Ken Maiuri’s Clubland: LuxDeluxe makes all the right moves on new CD
LuxDeluxe is in relaxed rehearsal mode at Spirithouse Recording Studio in Northampton, taking a low-key break for an interview, but there’s palpable excitement in the air. A big day is coming. A fun avalanche of big days, actually, and while the five guys calmly sip their drinks and kid around, the rumble has begun.
Having spent three long and labor-filled years writing and recording (and re-recording) songs, the band finally has a new album ready — playfully titled “It’s a Girl” — and they’re gearing up for its release party at the Iron Horse in Northampton on Saturday at 10 p.m. Violent Mae opens.
After all the work, the waiting, any day now, shipping boxes of their shiny new CDs will show up on the doorstep; their first-ever band van (a spiffy thing they bought from a church) will arrive in the driveway; they’ll get to see the first cut of their new concept video (directed by Dan Taibbi).
Later this month LuxDeluxe climbs into the new van and tours down to Washington, D.C., and back; they’ve also booked a month-long June tour that includes an appearance at the North By Northeast music and arts festival in Toronto and other gigs in Canada (their first shows outside the States), as well as a live set for the esteemed Daytrotter website in Illinois.
The close-knit band — Ned King on vocals, brothers Jacob and Caleb Rosazza on bass and guitar, cousin Gabe Bernini on keyboards and Jake Edwards on drums — has been around since 2009, but in many ways this surge of activity is a fresh start. They have one old record under their belt (“Hollow Ground”), but evidence of its existence took some digging; Jacob Rosazza said that when the group was writing songs for the new album, if an idea reminded them of their debut, they nixed it.
It was the right move: Press play and it’s immediately clear that “It’s a Girl” is a big step forward. There are more interesting textures and alluring elements in the first minute of the new album than on the entirety of the old one. The band members said they wanted to create something of high quality that welcomed multiple listens — Wilco (and its albums like “Yankee Hotel Foxtrot”) are a big influence — and the quintet thinks of the record as a re-introduction to the band. “It’s our debut album for the world,” Bernini said.
LuxDeluxe wrote upwards of 30 songs but whittled it down to nine, giving those as much attention, focus and spit and shine as possible — in fact the catchy radio-ready “By Hook Or By Crook” went through five versions before the band decided one (the fourth one) was good enough. The finished song has barroom piano twinkles, hand claps, background “ooohs” — it’s one of many tunes on “It’s a Girl” that happily sticks in the brain.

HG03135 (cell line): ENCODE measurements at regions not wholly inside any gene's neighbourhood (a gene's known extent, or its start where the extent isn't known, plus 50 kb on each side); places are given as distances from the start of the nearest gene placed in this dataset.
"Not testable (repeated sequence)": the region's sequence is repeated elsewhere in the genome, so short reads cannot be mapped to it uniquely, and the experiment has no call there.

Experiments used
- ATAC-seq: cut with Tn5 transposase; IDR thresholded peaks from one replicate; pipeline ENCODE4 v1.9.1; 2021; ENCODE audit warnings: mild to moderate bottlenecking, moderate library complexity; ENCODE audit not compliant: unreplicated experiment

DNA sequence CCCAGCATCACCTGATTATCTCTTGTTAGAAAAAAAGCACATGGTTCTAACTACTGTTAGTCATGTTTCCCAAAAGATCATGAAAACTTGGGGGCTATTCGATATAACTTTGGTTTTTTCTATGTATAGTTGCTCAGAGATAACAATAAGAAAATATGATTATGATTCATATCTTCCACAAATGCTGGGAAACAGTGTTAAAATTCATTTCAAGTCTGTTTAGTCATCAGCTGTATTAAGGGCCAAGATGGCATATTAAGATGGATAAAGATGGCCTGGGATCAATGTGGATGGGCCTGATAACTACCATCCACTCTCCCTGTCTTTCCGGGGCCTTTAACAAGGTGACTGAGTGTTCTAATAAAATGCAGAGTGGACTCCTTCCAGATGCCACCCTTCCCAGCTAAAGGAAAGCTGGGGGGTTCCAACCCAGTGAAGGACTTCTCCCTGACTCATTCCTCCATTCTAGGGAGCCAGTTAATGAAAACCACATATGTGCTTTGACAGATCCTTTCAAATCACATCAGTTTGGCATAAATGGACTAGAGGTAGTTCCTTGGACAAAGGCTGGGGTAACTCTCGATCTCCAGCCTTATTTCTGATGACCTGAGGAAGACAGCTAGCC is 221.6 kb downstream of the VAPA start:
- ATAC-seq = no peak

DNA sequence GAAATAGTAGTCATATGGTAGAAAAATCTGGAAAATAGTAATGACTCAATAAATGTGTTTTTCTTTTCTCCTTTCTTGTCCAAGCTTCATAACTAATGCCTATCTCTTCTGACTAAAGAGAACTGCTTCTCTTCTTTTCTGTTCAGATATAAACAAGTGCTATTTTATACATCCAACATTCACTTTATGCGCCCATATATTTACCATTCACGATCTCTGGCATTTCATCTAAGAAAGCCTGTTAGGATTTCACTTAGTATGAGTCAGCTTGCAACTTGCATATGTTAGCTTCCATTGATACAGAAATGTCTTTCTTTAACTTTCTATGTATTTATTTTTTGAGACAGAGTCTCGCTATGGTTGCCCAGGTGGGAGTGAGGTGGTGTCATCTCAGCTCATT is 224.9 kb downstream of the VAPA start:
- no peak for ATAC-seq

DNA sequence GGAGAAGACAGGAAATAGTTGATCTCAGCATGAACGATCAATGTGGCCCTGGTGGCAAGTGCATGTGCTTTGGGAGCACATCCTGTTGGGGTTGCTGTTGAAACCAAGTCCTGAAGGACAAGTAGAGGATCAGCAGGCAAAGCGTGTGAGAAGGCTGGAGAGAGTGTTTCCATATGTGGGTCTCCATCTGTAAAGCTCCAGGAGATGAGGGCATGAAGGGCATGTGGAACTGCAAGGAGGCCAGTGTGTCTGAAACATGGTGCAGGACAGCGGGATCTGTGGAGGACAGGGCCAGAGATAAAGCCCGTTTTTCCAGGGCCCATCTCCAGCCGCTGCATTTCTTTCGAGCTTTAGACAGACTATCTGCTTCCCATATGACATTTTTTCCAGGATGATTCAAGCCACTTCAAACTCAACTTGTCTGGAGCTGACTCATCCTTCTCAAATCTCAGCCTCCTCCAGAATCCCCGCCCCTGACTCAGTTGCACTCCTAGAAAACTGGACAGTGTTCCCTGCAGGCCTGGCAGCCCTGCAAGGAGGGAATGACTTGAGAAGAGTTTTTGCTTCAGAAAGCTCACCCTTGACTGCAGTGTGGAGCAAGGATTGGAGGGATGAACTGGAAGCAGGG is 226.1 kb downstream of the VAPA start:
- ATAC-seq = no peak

Album-opener “What You Need” starts with chintzy drum machine and feathery Casio but soon explodes into CinemaScope with in-your-face drums and synth bass a la the Flaming Lips — add some distorted vocals and nagging hooks and it’s another song you find yourself singing all the damn day.
Also catchy is “So Far Away (Ba Ba Da Ba Da Ba),” a radio hit-in-waiting with romantic ’70s R&B-style strings and a nonsense refrain that follows in grand pop tradition — forget about serious lyrics, just give us a hook so we can sing along.
At the same time LuxDeluxe is strengthening its songs’ pop core, there’s a willingness to experiment, whether it’s the random instrumental or studio chatter bits that link the songs, or the record-ending five-minute backwards coda. Bernini still seemed transfixed by the weird effect of reversing some of their music; he particularly loved the new guitar melody that got created. And when King’s backwards vocals come in, “It’s like an Italian opera,” one of the guys said.
The title “It’s a Girl” came from a vintage pin Bernini found at the Hadley Flea Market. He saw the phrase and was sure it should be the title of the then-unfinished record, though it made sense in other ways, too. “Every song is about a girl!” Jacob Rosazza said.
Frontman King designed the artwork with his dad, and the bright turquoise and lemon color palette is as eye-grabbing as the band’s first CD was plain and middle-of-the-road.
According to LuxDeluxe, film director Wes Anderson was a big influence on the album (and its accompanying artwork and videos). Each song on “It’s a Girl” is full of thoughtful detail — guitar strokes placed just-so, different twinkling percussion in each speaker — the band’s equivalent of Anderson’s carefully planned camera shots.
For all its studio bells and whistles, it’s still an album meant to be played live, and the band will perform it from beginning to end at the Iron Horse show. And it’s bringing a crazy amount of gear on the road to faithfully reproduce the recordings.
LuxDeluxe promises the release party will be a spectacle, with lots of audience interaction. Bernini seems particularly excited about what the band is planning: “I want people to be saying, ‘it was awesome,’ not just ‘it was fun.’ ”
Ken Maiuri can be reached at firstname.lastname@example.org.